'Exciting times' as £14m project to redevelop Hans Price Academy is given go-ahead
A £14 million project to redevelop a Weston-super-Mare academy has been given the go ahead.
North Somerset Council has approved plans by the Cabot Learning Federation to knock down Hans Price Academy and build a new, high-tech complex fit for the 21st century.
The scheme will see the existing school building, built in the 1950s, demolished in phases with a new two-storey academy built on the existing school site and the current tennis courts.
The existing sports hall and the school's newly refurbished Sandringham building will remain in place.
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Assemblies will be held in the sports hall and temporary buildings will be used to accommodate some students as the work progresses.
The new building will include open plan classrooms, a new dual use theatre with tiered seating, art barn and exhibition space and an experimental science laboratory which can cater for up to 90 students at a time.
The school’s sports facilities will also be enhanced and the existing sports hall refurbished with a new floor and air conditioning system.
The school’s fitness suite will also get an upgrade and new indoor changing facilities will be created.
The theatre will also be able to be used for sporting activities by the local community in the evening.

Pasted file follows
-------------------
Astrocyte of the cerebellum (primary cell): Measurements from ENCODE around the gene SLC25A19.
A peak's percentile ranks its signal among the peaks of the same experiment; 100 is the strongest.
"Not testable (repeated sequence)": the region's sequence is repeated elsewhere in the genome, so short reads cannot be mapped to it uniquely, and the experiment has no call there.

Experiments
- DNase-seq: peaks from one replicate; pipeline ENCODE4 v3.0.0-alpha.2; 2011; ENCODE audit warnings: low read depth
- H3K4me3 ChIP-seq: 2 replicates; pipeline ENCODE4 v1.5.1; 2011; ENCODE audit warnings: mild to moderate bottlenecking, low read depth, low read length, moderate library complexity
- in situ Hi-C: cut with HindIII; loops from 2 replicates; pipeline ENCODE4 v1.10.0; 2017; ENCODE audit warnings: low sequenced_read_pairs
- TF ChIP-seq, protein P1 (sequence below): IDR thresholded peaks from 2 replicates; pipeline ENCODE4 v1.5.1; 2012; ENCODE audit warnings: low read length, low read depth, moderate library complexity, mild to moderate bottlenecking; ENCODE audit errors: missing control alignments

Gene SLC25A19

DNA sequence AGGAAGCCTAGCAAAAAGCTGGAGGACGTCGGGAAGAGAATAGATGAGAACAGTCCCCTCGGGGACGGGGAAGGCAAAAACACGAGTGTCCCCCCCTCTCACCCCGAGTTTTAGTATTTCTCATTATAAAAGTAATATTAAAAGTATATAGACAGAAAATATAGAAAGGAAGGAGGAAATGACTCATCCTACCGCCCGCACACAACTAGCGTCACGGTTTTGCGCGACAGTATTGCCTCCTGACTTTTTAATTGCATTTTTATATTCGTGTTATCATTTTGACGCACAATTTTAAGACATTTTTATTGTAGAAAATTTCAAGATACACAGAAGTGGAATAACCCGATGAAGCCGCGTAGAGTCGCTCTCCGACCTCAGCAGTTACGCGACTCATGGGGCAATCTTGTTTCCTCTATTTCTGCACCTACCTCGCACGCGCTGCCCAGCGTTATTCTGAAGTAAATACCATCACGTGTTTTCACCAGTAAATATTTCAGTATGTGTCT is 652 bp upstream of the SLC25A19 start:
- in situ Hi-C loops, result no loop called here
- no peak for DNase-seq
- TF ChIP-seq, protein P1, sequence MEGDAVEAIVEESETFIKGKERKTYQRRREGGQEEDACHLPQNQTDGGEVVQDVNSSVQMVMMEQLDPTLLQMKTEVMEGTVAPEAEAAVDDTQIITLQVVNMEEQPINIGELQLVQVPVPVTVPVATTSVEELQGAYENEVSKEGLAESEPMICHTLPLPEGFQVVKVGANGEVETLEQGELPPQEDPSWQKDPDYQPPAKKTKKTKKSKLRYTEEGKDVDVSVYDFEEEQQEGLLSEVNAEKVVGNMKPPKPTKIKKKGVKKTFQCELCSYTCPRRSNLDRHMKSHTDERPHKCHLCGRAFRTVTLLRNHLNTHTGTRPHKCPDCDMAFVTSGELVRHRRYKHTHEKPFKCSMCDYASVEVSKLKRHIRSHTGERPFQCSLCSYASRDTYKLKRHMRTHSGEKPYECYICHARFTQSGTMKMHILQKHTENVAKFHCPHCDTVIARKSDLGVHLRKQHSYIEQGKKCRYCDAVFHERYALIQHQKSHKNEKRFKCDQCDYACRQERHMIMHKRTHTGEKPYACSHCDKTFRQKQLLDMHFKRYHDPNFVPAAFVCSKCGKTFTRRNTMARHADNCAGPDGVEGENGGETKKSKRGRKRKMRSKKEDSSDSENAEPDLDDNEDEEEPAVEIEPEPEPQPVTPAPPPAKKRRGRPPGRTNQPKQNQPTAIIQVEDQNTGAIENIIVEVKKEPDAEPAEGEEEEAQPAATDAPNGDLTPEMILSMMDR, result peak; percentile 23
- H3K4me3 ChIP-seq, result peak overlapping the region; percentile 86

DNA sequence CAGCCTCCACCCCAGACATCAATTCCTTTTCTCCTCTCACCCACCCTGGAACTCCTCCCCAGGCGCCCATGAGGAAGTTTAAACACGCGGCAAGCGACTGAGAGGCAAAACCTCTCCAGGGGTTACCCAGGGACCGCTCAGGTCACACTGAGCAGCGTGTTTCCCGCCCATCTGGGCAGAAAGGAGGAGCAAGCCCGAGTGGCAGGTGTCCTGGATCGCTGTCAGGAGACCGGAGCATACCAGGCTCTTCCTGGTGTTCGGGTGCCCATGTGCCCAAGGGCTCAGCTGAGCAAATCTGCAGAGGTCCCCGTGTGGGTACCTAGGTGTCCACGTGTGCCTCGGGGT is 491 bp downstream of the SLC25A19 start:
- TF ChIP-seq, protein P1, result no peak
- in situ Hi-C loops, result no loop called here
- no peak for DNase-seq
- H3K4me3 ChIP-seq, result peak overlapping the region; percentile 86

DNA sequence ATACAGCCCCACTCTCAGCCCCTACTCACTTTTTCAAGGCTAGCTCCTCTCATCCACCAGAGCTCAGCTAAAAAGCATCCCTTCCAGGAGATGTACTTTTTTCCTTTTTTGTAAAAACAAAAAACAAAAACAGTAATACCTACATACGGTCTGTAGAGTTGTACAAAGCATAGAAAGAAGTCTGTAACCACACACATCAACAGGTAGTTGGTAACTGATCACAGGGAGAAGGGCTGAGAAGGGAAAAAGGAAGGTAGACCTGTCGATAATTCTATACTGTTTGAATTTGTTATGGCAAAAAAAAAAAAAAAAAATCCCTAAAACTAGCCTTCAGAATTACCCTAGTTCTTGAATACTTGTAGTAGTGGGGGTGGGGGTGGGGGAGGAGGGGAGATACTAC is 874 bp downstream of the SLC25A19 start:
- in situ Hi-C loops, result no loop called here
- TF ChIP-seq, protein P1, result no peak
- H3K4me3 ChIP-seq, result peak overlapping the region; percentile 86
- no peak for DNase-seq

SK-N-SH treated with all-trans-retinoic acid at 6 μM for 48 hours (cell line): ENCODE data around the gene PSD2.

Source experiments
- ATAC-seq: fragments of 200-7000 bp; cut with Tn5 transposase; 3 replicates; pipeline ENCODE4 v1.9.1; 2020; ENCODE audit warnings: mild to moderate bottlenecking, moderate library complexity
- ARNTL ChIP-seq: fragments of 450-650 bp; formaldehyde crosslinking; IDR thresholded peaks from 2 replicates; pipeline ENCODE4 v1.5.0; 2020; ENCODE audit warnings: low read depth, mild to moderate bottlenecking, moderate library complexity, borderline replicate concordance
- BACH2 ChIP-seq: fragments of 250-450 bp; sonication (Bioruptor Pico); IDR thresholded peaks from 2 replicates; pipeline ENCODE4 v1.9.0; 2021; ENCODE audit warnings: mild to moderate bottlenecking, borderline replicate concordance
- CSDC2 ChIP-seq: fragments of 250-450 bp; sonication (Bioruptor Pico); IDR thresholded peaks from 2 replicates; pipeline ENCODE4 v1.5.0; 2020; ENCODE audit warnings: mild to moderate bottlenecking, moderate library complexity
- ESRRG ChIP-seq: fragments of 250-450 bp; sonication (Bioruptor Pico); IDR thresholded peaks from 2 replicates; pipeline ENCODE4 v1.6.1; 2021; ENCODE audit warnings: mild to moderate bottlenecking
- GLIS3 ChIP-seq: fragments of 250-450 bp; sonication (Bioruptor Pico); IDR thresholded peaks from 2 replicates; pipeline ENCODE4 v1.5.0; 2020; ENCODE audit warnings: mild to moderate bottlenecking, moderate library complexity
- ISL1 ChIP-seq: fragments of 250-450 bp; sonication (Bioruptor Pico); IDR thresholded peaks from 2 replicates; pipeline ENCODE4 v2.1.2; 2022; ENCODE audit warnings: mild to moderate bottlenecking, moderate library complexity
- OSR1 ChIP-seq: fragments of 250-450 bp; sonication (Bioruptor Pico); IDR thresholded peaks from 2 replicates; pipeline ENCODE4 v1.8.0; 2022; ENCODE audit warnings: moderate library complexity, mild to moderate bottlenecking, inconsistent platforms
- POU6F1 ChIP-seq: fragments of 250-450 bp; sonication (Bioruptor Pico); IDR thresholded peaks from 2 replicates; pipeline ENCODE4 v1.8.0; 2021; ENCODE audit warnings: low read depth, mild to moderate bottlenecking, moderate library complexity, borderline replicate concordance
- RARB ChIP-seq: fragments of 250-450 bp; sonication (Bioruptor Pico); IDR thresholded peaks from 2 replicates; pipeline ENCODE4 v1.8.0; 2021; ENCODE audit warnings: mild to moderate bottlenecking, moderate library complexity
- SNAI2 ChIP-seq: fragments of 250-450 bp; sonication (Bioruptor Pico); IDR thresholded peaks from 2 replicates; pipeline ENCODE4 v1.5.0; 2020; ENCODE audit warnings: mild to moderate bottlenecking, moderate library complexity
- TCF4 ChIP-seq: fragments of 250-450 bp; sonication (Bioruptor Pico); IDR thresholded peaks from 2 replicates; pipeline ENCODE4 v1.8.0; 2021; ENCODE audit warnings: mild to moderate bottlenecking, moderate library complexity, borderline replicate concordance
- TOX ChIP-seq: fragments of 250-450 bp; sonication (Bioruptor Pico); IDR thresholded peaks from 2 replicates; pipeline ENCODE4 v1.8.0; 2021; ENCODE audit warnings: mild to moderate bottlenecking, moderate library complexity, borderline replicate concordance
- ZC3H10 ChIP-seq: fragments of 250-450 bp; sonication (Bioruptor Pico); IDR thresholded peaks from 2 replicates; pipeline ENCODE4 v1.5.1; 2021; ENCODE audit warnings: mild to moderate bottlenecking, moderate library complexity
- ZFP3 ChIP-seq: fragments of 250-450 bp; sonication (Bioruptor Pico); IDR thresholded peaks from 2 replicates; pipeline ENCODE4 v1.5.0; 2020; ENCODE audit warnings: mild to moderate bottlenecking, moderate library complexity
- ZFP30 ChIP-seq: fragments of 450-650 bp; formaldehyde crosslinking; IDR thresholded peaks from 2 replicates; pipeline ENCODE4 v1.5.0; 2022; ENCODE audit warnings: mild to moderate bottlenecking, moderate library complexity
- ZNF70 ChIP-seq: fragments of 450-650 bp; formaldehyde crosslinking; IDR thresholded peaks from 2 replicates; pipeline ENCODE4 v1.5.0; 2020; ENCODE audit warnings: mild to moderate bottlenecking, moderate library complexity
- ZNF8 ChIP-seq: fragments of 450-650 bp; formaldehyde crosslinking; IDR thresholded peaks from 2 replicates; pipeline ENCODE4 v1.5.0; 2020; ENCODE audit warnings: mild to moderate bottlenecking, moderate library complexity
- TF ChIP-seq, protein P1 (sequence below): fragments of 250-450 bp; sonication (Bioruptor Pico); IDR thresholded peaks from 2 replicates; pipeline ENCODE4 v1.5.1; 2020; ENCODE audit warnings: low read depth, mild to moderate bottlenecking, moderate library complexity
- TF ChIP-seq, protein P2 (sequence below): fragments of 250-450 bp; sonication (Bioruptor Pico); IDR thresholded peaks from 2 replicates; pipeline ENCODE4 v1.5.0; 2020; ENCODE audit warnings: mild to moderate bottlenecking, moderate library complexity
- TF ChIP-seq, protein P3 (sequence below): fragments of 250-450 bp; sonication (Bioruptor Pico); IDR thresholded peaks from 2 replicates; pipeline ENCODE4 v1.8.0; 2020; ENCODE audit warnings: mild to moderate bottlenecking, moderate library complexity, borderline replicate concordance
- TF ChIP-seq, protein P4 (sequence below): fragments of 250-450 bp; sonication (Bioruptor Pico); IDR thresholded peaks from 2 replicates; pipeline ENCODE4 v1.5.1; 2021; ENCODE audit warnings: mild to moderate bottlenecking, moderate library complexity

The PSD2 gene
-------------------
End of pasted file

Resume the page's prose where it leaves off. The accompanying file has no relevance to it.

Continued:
Hans Price Academy has around 750 students on roll but the new building will be big enough to accommodate up to 1,200 students.
Contractor Willmott Dixon has now been appointed and work is due to start on site in January and be completed by September 2014.
Hans Price Academy principal Armando Di Finizio said: “These are really exciting times for the school.
“The current building is getting old and is not going to last much longer.
“This development will change the way that learning takes place and provide a building which is fit for the 21st century.”
The school’s sporting facilities – including a large all weather pitch and three further outdoor games area and sports hall – are already open to the community to use at evenings and weekends.
It is hoped, as part of the development, to be able to widen community use of the school site in the future.
The academy opened in May 2011 following the closure of Wyvern Community School, which was judged as failing.
Since it converted, the school has seen a major turnaround in its fortunes, with Ofsted inspectors saying it was making “good progress”.
This year the academy posted its best GCSE results ever with the number of students gaining five GCSE passes from A*-C including English and maths doubling from 23 per cent in 2011 to 44 per cent this year.